MAP inference in Discrete Models
published: Oct. 9, 2012, recorded: September 2012, views: 9372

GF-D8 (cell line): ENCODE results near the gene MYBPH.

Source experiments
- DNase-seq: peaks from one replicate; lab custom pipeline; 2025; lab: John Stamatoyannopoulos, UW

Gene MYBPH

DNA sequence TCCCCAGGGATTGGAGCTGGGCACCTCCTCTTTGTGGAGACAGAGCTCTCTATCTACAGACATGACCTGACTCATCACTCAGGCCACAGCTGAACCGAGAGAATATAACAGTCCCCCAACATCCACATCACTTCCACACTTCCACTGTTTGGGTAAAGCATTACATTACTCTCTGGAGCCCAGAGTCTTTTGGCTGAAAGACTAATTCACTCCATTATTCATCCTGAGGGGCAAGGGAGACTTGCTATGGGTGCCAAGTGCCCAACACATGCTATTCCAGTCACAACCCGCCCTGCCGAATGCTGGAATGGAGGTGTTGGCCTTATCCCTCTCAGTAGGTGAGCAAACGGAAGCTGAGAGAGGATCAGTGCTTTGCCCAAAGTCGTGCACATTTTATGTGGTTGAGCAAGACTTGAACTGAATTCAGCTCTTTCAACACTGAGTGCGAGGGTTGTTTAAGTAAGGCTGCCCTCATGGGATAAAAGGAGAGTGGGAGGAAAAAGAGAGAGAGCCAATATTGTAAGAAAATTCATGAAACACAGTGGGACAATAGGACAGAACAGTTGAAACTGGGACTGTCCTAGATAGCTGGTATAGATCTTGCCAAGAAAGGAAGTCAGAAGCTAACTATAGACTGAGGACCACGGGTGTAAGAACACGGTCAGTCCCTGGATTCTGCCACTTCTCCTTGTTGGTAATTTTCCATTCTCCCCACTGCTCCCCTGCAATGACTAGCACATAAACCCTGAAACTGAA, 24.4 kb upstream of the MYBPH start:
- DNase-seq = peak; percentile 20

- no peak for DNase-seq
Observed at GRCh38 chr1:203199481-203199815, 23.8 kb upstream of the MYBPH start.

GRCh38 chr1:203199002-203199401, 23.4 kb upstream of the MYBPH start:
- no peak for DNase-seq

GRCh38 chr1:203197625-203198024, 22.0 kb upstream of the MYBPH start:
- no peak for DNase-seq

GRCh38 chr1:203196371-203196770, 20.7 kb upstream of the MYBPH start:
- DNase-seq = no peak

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Many problems in Computer Vision are formulated in form of a random filed of discrete variables. Examples range from low-level vision such as image segmentation, optical flow and stereo reconstruction, to high-level vision such as object recognition. The goal is typically to infer the most probable values of the random variables, known as Maximum a Posteriori (MAP) estimation. This has been widely studied in several areas of Computer Science (e.g. Computer Vision, Machine Learning, Theory), and the resulting algorithms have greatly helped in obtaining accurate and reliable solutions to many problems. These algorithms are extremely efficient and can find the globally (or strong locally) optimal solutions for an important class of models in polynomial time. Hence, they have led to a significant increase in the use of random field models in computer vision and information engineering in general. This tutorial is aimed at researchers who wish to use and understand these algorithms for solving new problems in computer vision and information engineering. No prior knowledge of probabilistic models or discrete optimization will be assumed. The tutorial will answer the following questions: (a) How to formalize and solve some known vision problems using MAP inference of a random field? (b) What are the different genres of MAP inference algorithms? (c) How do they work? (d) What are the recent developments and open questions in this field?
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